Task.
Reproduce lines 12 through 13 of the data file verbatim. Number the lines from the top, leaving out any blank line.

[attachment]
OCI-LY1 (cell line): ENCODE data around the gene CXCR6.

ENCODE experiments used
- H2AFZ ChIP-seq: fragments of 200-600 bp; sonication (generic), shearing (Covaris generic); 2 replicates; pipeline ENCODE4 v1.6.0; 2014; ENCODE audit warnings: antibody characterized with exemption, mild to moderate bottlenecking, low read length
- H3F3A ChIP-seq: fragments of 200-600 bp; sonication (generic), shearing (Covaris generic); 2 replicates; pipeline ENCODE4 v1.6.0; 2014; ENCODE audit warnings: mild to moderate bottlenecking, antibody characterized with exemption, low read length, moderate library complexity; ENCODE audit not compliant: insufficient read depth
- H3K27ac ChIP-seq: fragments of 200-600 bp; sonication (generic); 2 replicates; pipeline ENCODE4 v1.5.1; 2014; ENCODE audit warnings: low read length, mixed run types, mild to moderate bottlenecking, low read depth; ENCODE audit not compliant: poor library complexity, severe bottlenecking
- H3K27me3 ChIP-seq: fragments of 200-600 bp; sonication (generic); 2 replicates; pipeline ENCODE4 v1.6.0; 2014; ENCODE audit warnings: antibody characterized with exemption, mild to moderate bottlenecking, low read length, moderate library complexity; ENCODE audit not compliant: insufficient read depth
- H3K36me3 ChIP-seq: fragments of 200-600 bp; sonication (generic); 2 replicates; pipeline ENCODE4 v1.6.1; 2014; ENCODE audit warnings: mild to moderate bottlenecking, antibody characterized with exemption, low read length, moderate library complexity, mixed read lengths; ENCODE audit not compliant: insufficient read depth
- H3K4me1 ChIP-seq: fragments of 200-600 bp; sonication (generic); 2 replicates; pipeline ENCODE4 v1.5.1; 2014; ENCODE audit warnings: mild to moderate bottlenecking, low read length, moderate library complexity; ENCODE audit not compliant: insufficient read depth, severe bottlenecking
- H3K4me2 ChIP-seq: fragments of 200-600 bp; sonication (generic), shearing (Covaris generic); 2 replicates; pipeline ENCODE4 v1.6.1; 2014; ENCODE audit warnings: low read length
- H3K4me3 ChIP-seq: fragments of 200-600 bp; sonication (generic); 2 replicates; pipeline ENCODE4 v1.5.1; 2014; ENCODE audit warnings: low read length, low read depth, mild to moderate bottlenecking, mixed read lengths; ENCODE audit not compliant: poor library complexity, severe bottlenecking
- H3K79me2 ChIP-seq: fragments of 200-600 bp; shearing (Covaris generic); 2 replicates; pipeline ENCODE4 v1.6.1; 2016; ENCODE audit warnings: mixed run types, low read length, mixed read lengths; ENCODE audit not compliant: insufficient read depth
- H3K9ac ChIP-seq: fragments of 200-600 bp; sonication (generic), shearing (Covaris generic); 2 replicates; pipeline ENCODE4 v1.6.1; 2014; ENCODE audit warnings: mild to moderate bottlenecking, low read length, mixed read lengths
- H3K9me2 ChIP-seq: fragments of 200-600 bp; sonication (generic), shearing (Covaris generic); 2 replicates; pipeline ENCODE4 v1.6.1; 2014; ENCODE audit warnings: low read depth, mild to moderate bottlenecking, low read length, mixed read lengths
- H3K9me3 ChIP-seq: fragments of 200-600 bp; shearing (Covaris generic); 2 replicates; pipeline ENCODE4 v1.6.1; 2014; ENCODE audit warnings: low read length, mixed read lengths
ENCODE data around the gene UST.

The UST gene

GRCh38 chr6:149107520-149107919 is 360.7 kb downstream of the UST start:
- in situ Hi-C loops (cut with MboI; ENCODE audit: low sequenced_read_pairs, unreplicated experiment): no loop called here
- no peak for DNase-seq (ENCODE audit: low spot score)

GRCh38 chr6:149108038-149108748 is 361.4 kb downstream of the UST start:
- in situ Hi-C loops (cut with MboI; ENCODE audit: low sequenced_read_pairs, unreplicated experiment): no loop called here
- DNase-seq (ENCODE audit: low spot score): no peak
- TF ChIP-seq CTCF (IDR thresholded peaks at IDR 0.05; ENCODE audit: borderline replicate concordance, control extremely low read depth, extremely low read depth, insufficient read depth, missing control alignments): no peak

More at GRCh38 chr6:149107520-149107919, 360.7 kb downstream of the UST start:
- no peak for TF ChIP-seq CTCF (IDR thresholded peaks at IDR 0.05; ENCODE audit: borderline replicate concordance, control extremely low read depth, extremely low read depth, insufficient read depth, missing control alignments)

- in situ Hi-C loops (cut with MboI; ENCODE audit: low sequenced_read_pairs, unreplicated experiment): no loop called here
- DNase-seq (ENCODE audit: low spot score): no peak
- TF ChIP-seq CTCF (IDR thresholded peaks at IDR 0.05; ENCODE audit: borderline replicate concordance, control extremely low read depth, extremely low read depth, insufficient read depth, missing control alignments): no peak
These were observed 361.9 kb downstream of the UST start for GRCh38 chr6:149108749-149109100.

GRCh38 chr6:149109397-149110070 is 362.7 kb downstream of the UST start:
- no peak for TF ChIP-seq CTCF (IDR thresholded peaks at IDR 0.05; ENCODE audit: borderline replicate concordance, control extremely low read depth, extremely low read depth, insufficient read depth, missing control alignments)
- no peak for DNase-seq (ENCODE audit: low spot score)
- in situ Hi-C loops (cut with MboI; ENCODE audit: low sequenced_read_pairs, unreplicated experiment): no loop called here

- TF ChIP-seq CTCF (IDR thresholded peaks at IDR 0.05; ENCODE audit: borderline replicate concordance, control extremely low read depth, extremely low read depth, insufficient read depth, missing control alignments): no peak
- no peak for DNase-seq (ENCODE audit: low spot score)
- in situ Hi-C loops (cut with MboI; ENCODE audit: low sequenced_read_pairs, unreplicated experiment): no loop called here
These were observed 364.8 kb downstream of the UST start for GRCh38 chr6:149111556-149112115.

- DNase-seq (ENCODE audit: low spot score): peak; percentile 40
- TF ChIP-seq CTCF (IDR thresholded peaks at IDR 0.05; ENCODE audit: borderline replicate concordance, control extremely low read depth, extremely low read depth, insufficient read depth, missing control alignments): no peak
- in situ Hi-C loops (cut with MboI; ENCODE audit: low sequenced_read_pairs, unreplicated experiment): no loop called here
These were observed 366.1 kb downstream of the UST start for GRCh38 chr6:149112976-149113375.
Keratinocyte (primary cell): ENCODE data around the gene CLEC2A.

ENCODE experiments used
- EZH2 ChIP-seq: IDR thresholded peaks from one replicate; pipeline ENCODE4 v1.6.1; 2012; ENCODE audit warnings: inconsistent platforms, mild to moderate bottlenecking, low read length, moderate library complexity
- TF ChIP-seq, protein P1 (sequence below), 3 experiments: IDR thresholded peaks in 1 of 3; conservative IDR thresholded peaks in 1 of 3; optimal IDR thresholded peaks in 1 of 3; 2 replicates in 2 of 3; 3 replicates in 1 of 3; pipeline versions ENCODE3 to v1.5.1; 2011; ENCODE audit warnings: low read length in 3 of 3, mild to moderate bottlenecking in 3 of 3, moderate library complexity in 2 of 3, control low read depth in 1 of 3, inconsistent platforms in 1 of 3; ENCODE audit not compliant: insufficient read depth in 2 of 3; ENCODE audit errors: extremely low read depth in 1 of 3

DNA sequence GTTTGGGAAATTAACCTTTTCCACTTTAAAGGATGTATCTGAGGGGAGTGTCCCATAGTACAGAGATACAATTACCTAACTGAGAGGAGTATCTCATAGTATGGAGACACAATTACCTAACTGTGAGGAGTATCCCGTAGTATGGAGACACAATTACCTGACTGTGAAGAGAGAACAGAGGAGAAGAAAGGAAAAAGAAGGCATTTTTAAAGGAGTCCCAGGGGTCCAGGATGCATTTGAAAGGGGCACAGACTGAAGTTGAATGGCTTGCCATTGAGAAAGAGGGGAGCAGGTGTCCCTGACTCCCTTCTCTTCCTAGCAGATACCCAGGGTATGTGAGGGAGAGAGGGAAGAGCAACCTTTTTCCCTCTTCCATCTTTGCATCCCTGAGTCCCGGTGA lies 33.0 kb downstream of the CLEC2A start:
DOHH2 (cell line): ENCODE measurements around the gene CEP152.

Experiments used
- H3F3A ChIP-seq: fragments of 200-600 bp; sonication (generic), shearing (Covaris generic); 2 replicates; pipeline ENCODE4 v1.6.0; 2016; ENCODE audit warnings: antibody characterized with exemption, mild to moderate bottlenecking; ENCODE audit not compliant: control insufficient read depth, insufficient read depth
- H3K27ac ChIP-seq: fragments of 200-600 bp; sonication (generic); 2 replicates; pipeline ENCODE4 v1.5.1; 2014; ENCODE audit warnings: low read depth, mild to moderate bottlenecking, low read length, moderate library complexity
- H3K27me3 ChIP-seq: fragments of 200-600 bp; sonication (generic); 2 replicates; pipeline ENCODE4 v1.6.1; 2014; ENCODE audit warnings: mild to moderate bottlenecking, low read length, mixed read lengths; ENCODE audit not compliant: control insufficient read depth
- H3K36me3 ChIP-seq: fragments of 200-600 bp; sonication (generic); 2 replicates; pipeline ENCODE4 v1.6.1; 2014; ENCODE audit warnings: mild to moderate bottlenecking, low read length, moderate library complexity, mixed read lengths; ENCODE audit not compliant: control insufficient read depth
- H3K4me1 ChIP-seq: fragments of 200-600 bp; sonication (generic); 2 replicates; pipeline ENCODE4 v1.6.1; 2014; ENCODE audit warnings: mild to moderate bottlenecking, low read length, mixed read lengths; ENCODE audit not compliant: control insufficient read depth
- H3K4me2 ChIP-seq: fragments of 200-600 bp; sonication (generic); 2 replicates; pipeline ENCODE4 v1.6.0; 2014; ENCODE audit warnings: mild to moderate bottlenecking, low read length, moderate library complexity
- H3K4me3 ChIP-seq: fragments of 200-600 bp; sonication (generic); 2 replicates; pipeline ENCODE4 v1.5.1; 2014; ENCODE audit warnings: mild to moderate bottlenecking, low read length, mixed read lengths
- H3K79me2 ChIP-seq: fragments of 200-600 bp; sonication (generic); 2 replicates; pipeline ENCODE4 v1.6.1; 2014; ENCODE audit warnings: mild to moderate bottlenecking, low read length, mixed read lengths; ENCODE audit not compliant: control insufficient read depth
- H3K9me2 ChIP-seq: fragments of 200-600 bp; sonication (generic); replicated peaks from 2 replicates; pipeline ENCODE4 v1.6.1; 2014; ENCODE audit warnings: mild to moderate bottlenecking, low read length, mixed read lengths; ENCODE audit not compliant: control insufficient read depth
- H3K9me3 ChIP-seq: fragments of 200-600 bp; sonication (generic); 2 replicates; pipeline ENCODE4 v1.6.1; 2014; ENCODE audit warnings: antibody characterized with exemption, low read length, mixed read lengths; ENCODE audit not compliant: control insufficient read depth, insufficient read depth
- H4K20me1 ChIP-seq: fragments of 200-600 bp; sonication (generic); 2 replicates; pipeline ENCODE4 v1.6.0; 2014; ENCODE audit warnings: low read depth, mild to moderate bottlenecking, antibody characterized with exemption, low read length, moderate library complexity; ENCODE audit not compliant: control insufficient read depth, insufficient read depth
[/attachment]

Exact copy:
- H3K9ac ChIP-seq: fragments of 200-600 bp; sonication (generic), shearing (Covaris generic); 2 replicates; pipeline ENCODE4 v1.6.1; 2014; ENCODE audit warnings: mild to moderate bottlenecking, low read length, mixed read lengths
- H3K9me2 ChIP-seq: fragments of 200-600 bp; sonication (generic), shearing (Covaris generic); 2 replicates; pipeline ENCODE4 v1.6.1; 2014; ENCODE audit warnings: low read depth, mild to moderate bottlenecking, low read length, mixed read lengths